Recently, Goodman Commercial took time to review our newsletters from the past 35 years. We wanted to chart Metro Vancouver apartment building sales activity to see what past trends could tell us about the future.
What we found: The factor that popped up in every market downturn was government intervention.
Looking back, 1988 and 1989 were record years for multifamily transactions in Metro Vancouver. The Goodman Report recorded over 700 sales: 350 in 1988, 360 in 1989. To put that into perspective, transaction levels haven’t surpassed even 200 in any year since. Over the 32 years starting in 1990, the market has averaged 113 sales per year. 2021 saw 161 transactions, fewer than 50 per cent of either 1988 or 1989 volumes.
You’d think rates would have been near zero to incite such a sales volume boom. However, average five-year Government of Canada bond yields in 1988 and 1989 were 9.6 per cent and 9.9 per cent, respectively. Bank prime rates, meanwhile, averaged 10.7 per cent in 1988 and increased to 13.3 per cent in 1989. These rates were considered low for the time, a far cry from the early 80s when bank prime hit 22.75 per cent.
After that, transactions plummeted, dropping to 198 in 1990 (down 45 per cent in one year) and further to below 100 on an annual basis throughout the 90s. From 1994 to 2001, annual transaction volumes averaged only 67 sales per year. During this time, five-year government bond yields had declined from over 10 per cent to the 5 per cent to 6 per cent range. Bank prime rates went as low as 4.75 per cent.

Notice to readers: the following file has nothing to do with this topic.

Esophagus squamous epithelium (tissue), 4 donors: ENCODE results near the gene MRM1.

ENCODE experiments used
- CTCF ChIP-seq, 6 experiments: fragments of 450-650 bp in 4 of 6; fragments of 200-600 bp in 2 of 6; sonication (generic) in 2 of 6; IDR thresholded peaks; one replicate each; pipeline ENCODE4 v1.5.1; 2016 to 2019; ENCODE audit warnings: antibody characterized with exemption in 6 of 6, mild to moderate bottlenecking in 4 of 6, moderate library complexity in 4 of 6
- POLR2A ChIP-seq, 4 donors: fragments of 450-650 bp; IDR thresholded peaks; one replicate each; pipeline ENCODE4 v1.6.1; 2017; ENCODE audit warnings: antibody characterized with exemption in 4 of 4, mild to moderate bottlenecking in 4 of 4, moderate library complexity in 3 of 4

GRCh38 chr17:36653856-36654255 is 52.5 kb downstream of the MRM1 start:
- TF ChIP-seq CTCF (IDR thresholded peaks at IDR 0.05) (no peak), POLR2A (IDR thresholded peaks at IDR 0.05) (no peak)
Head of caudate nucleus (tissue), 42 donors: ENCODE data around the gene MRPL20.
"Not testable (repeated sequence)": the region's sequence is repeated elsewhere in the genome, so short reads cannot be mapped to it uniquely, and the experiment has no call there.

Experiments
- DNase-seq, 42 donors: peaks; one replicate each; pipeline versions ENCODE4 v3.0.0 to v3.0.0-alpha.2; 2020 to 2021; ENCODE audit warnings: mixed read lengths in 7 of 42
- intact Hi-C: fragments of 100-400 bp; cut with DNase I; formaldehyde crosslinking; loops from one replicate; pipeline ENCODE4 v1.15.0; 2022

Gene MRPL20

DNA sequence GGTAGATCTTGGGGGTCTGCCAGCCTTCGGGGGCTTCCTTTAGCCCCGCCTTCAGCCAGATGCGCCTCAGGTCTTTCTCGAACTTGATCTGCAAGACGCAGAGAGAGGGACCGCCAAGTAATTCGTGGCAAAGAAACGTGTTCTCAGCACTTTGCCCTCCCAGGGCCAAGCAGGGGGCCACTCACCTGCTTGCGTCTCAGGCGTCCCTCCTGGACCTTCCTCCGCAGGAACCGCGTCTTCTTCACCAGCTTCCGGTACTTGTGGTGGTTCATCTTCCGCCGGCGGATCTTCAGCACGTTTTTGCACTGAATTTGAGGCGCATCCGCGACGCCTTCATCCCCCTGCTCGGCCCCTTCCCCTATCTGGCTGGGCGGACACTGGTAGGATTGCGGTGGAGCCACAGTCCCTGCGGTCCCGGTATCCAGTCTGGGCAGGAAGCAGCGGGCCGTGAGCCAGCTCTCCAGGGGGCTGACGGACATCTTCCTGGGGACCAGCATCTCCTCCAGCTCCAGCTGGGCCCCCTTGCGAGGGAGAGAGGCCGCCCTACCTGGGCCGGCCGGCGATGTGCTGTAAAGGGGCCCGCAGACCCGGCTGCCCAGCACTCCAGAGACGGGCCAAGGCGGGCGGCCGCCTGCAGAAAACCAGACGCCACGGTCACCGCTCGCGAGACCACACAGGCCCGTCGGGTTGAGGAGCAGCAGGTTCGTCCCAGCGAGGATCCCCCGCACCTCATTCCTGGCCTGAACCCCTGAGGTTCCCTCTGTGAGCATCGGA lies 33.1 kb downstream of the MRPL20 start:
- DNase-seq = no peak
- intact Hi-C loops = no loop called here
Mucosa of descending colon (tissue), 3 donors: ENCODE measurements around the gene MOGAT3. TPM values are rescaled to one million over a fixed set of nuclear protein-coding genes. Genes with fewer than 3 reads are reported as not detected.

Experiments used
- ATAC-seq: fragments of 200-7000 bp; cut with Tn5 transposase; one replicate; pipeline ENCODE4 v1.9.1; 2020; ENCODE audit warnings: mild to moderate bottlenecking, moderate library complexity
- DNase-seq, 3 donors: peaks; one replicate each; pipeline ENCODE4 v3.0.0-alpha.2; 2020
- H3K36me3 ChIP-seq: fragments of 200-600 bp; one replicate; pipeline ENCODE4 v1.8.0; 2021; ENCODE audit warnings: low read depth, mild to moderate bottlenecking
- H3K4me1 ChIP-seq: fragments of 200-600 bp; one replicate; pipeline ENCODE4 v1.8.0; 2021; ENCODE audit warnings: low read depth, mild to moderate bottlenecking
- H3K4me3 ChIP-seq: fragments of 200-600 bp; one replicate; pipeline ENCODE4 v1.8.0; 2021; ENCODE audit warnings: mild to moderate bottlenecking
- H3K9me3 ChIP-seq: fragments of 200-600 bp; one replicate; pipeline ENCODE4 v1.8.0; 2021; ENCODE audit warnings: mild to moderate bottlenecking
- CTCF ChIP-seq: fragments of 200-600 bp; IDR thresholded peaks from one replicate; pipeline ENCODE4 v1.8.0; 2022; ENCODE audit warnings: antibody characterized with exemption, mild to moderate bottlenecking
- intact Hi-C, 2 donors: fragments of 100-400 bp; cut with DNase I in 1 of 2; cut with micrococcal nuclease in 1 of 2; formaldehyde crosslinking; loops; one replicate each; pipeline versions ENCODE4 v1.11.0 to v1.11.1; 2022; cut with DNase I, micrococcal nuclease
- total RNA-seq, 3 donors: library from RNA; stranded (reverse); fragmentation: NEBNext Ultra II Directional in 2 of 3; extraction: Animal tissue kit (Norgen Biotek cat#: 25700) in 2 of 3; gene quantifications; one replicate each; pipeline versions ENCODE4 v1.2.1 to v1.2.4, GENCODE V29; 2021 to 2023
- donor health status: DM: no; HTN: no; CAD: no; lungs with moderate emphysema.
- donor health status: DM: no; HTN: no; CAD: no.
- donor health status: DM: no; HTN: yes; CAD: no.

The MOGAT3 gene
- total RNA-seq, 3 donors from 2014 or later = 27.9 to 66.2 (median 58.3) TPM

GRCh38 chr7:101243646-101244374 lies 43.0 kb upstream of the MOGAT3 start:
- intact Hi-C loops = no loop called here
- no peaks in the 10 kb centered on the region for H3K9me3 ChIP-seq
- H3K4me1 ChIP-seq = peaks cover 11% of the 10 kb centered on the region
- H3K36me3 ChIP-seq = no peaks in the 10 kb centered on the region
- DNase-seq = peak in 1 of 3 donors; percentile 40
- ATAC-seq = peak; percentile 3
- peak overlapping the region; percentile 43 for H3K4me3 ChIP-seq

If sales volumes were higher than ever in a period of high interest rates and falling interest rates didn’t spur more transactions, we might wonder what caused these major swings in investment activity in Metro Vancouver’s multifamily market.
Here’s where government intervention comes in.
Federally, the capital gains tax was increased from 50 per cent inclusion to 66.67 per cent in 1988, then to 75 per cent in 1990. This catalyzed a huge sell-off as owners looked to get out. In 1991, a provincial NDP government came to power, promising to increase tenant rights and impose rent control. Actual rent control legislation wasn’t adopted until 1995, but by then the investment community had been long expecting it.
Transaction volumes didn’t recover until 2001–02. Whether coincidentally or not, capital gains tax inclusion rates were reduced back to 50 per cent in 2000, and a new business-friendly provincial government took power in 2001. These factors reinfused some confidence into the market, following the dotcom bust as investors looked for safety.
Multifamily remained active until 2008, when the subprime mortgage crisis in the United States threw global markets into disarray.
After averaging 157 transactions per year from 2014 through 2018, the market plunged to 77 in 2019 and 78 in 2020. Another significant shift in policy occurred in 2018 shortly after the provincial NDP took control of government. They introduced several new taxes to cool demand for residential real estate, increased the foreign buyers’ tax and lowered the allowable maximum rent increase from 4.5 per cent to 2.5 per cent, which affected 2019 volumes. 2020 transactions were stunted by three to six months amid challenges from the pandemic.
And so, to today. In 2022, sales volumes are down significantly over 2021 as the Bank of Canada raises rates aggressively to fight inflation. While history doesn’t necessarily indicate the future, looking back over the last 35 years has suggested that at a minimum, when government intervenes, the only certainty is change.
- Mark Goodman and Cynthia Jagger are partners in Goodman Commercial, specialists in the multi-family market and publishers of the Goodman Report.